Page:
The back of the house will have the vegetable garden, a few fruit trees, herbs, and several flower/herb beds. It doesn’t look like much right now with the construction still in progress. But it is full of possibilities. Stay tuned.
Once the new bedroom/bath is finished, I will post some pictures of the house.
Rhododendrons do incredibly well here, I’d like to plant a few more colors at the edge of the redwoods. There are currently 11 mature plants on the property, they require minimal water and attention from me except deadheading the spent flowers.
I had to move a mature dwarf yellow rhododendron and two pink azaleas from the back of the house (where the addition was to be located) to another bed at the back of the meadow because of the construction. I was worried they wouldn’t survive being transplanted during the rainy season, but they seem to be doing well and are putting out new growth. The soil is very fast draining, which helped. I think they would have drowned in the heavy soggy soil of the Oakland garden. It’s difficult to see in the picture, one of the azaleas has lovely chocolate brown leaves.
I would love to hear suggestions from any gardeners. We don’t currently have a deer fence but that will come in the near future.
The irises look gorgeous – they come in such pretty colors. I found you can never go wrong with native plants and kept adding more and more into my gardens.
Wonderful to see your garden post. I too have a section on my blog for gardening and also travel. I’m liking your plan, irises are gorgeous, in no time you’ll have your new place looking like home. Isn’t gardening so therapeutic? I could spend hours outdoors. We had an acre of land before, but since we’ve downsized we now just have flower beds, but I still find time to tend to them everyday with extra TLC. Good luck with everything, can’t wait to see the “after” pictures.
Thank you Loretta, your own garden is lovely and lush. I have a case hosta envy, they don’t do well here with our dry summers but I think they are beautiful. There is such a variety of foliage.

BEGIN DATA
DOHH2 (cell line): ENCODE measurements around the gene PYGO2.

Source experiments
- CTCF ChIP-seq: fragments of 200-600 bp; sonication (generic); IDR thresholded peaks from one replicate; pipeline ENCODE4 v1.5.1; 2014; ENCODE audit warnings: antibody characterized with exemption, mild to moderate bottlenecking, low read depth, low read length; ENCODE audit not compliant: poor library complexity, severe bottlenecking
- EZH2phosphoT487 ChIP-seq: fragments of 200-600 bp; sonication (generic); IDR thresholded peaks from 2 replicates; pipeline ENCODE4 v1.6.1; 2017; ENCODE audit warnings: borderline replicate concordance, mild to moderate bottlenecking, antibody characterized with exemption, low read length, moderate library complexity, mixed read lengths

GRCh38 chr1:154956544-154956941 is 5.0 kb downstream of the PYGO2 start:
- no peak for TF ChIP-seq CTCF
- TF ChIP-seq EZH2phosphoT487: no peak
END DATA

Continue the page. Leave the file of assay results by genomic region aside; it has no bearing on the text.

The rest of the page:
That Iris border is stunning – I would be worried about how it would look out of bloom, though. I have several of the old fashioned Iris (flags, my grandmother called them) which I love but I also love any of the Siberian type and have them prominently through my garden beds. Even in my hosta bed 🙂 They look so good all summer and I love the way the look in the winter, too. And azaleas don’t do well in MN – even the cold hardy ones they’ve developed, at least they don’t do well in my yard but I love them. I’d have them everywhere in my wooded area if I could! 🙂 Banks and banks of them like I’ve seen in the south! I’m jealous! You have a lot of fun work ahead of you!
I know, I have thought about how they might look when out of bloom. I will have to have some interesting things blooming on the other side when the irises are dying back. Maybe keep the iris bed covered in a good mulch when they are finished. Gardens tend to look amazing in California during the spring and early summer, then not so much because of our dry summers and fall. Fort Bragg gets more rain (almost twice as much winter rain) than our house in Oakland though. It is interesting the difference only a few hundred miles can make, I cannot grow rhododendrons or azaleas in Oakland either, maybe because of the heavy clay soil. But they thrive in Fort Bragg. In fact the botanical garden here has hundreds of different kinds.
🙂 Wow to all those azaleas! Can you grow magnolias there? I actually have a neighbor who has a magnolia tree, of all things, in MN but that’s a little unusual.
Yes, all types of magnolias although I don’t see as many of them. I have a pink tulip magnolia in my garden in Oakland and would love to plant one in Fort Bragg, we will have to see. Come visit! You would love the botanical gardens.
Oh I’m a little jealous, lol! And it would be so great to visit! 🙂
But we can’t grow tulips 🙁
There is that – we have bulbs here that some people bring in over the winter, like dahlias, and I have heard of die hard tulip lovers in warm areas digging up their tulips and refrigerating them…we have a fridge in the garage but it’s devoted to more important things. Like beer. And watermelons. And some of my wild scientist food experiments, lol!
The irises and rhodenderons look beautiful. I’m waiting to see your garden bloom. Please keep us updated 🙂